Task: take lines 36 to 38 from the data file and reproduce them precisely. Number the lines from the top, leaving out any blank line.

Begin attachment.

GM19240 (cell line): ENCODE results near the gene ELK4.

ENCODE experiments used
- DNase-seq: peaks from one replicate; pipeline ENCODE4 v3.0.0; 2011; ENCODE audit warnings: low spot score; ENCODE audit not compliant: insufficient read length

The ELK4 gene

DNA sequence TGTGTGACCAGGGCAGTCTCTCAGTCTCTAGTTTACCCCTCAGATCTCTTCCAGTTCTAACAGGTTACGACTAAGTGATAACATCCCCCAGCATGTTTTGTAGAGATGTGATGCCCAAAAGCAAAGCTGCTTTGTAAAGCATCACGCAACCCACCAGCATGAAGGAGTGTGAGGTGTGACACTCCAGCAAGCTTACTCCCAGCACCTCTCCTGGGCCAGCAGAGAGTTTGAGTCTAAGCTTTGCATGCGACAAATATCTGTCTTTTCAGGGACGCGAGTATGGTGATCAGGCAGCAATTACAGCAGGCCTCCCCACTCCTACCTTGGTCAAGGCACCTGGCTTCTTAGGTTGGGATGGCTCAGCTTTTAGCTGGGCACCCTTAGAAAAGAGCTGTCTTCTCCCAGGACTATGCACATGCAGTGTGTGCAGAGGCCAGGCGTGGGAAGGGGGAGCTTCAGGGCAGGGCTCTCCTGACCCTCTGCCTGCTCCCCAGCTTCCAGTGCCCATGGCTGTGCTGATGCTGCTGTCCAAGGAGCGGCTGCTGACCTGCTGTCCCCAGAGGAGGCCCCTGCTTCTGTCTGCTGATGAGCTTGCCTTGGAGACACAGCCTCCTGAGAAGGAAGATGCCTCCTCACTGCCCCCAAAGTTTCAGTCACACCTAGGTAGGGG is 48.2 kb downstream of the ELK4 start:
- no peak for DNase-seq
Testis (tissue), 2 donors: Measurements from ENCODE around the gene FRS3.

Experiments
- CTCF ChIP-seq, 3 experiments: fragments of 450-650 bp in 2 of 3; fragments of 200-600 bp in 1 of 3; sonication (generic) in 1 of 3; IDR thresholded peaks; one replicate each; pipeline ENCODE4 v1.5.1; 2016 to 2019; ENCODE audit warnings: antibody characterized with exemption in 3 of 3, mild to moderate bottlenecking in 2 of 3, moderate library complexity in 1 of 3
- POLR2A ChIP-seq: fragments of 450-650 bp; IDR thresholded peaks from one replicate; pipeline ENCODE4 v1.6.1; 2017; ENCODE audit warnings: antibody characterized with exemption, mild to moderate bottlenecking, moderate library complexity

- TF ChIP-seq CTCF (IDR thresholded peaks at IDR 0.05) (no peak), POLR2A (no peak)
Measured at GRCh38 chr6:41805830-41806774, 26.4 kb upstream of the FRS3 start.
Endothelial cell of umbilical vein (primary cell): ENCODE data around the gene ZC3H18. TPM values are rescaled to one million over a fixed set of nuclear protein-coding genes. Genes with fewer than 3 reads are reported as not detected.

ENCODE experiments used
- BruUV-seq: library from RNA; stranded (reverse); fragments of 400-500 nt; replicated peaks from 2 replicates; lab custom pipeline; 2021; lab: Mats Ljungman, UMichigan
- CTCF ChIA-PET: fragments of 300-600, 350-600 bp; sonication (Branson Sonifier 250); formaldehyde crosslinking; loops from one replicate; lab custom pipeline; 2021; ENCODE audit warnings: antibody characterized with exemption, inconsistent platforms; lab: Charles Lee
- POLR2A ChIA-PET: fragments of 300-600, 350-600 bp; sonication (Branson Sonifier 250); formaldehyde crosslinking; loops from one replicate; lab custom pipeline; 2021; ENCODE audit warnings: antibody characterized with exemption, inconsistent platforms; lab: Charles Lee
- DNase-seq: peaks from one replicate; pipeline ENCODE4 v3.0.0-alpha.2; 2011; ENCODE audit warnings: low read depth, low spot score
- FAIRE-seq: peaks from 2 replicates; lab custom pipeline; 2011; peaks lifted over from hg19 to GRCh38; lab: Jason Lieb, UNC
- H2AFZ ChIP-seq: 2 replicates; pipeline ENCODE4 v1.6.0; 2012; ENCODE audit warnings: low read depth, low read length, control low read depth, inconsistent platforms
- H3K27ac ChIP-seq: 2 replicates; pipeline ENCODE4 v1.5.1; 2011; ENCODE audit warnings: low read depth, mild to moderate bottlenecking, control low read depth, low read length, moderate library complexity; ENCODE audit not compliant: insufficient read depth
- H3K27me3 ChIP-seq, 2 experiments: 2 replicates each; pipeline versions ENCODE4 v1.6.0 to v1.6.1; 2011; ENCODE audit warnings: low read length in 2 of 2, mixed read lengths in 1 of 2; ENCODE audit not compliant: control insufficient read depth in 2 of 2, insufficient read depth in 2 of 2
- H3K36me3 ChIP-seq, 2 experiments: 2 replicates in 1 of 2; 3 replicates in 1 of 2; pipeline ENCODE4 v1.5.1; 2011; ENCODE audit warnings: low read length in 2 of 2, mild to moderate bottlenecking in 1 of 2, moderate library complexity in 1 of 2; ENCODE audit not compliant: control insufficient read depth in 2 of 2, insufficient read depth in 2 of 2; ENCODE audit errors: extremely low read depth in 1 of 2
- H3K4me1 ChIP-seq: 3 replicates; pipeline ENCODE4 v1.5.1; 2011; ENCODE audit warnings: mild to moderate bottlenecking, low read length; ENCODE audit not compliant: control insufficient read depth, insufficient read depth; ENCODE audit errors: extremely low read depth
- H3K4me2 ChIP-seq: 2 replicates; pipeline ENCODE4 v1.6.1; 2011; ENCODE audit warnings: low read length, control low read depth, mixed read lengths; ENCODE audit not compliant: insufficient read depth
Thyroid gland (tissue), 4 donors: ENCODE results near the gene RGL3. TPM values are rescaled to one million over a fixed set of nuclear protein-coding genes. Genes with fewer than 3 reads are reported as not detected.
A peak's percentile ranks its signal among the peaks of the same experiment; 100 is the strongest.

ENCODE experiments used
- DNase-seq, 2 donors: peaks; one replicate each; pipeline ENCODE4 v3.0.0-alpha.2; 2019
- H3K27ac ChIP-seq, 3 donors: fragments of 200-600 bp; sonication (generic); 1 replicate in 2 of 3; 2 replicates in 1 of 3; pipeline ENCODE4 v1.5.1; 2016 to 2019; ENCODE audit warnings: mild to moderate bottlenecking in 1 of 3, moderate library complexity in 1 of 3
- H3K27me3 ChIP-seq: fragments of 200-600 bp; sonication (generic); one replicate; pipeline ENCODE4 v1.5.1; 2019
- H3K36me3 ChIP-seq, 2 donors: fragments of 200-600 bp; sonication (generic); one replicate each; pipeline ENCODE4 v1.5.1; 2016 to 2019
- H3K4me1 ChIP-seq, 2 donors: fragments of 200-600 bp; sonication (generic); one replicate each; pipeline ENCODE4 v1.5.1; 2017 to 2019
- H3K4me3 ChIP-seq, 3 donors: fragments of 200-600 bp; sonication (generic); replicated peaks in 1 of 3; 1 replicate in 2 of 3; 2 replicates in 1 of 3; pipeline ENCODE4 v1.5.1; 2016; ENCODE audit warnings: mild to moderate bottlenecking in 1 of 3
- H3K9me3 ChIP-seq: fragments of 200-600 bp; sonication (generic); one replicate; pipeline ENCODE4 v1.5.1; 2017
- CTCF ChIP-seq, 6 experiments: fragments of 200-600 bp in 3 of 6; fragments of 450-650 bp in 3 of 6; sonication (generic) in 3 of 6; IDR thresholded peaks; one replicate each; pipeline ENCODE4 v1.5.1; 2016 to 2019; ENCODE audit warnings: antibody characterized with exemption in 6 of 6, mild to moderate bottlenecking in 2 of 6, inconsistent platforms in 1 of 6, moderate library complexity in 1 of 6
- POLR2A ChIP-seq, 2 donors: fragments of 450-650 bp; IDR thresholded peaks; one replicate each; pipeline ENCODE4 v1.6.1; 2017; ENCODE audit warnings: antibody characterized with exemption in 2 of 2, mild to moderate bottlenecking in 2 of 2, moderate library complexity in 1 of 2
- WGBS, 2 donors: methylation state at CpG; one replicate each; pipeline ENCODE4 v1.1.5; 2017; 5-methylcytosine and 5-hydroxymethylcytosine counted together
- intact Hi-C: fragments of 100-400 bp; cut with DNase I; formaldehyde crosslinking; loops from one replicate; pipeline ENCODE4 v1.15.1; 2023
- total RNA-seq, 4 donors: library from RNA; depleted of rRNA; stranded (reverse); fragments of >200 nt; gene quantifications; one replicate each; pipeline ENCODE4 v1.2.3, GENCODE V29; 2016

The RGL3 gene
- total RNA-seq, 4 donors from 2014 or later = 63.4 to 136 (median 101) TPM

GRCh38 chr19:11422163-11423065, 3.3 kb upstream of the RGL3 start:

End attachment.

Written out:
- CTCF ChIP-seq, 6 experiments: fragments of 200-600 bp in 3 of 6; fragments of 450-650 bp in 3 of 6; sonication (generic) in 3 of 6; IDR thresholded peaks; one replicate each; pipeline ENCODE4 v1.5.1; 2016 to 2019; ENCODE audit warnings: antibody characterized with exemption in 6 of 6, mild to moderate bottlenecking in 2 of 6, inconsistent platforms in 1 of 6, moderate library complexity in 1 of 6
- POLR2A ChIP-seq, 2 donors: fragments of 450-650 bp; IDR thresholded peaks; one replicate each; pipeline ENCODE4 v1.6.1; 2017; ENCODE audit warnings: antibody characterized with exemption in 2 of 2, mild to moderate bottlenecking in 2 of 2, moderate library complexity in 1 of 2
- WGBS, 2 donors: methylation state at CpG; one replicate each; pipeline ENCODE4 v1.1.5; 2017; 5-methylcytosine and 5-hydroxymethylcytosine counted together